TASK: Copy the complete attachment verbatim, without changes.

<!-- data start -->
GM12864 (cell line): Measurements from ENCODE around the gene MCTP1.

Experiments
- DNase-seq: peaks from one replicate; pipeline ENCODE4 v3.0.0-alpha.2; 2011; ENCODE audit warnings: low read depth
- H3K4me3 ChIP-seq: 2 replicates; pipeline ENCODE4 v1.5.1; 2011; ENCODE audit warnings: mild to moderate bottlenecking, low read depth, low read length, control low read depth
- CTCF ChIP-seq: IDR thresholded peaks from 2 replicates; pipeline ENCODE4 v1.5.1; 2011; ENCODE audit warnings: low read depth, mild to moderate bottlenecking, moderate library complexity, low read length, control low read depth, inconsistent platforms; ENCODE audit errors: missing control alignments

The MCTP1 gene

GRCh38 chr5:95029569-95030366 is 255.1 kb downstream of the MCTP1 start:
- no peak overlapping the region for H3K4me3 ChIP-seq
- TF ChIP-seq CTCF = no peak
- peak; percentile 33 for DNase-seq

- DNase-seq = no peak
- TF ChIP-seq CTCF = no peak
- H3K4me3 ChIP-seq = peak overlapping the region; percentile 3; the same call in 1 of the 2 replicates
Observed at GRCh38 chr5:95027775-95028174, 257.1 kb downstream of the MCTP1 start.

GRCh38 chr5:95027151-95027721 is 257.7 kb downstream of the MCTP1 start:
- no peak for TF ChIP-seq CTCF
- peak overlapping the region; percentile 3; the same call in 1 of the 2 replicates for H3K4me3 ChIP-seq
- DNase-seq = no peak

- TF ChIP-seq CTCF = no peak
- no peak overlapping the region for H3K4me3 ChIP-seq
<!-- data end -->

GM12864 (cell line): Measurements from ENCODE around the gene MCTP1.

Experiments
- DNase-seq: peaks from one replicate; pipeline ENCODE4 v3.0.0-alpha.2; 2011; ENCODE audit warnings: low read depth
- H3K4me3 ChIP-seq: 2 replicates; pipeline ENCODE4 v1.5.1; 2011; ENCODE audit warnings: mild to moderate bottlenecking, low read depth, low read length, control low read depth
- CTCF ChIP-seq: IDR thresholded peaks from 2 replicates; pipeline ENCODE4 v1.5.1; 2011; ENCODE audit warnings: low read depth, mild to moderate bottlenecking, moderate library complexity, low read length, control low read depth, inconsistent platforms; ENCODE audit errors: missing control alignments

The MCTP1 gene

GRCh38 chr5:95029569-95030366 is 255.1 kb downstream of the MCTP1 start:
- no peak overlapping the region for H3K4me3 ChIP-seq
- TF ChIP-seq CTCF = no peak
- peak; percentile 33 for DNase-seq

- DNase-seq = no peak
- TF ChIP-seq CTCF = no peak
- H3K4me3 ChIP-seq = peak overlapping the region; percentile 3; the same call in 1 of the 2 replicates
Observed at GRCh38 chr5:95027775-95028174, 257.1 kb downstream of the MCTP1 start.

GRCh38 chr5:95027151-95027721 is 257.7 kb downstream of the MCTP1 start:
- no peak for TF ChIP-seq CTCF
- peak overlapping the region; percentile 3; the same call in 1 of the 2 replicates for H3K4me3 ChIP-seq
- DNase-seq = no peak

- TF ChIP-seq CTCF = no peak
- no peak overlapping the region for H3K4me3 ChIP-seq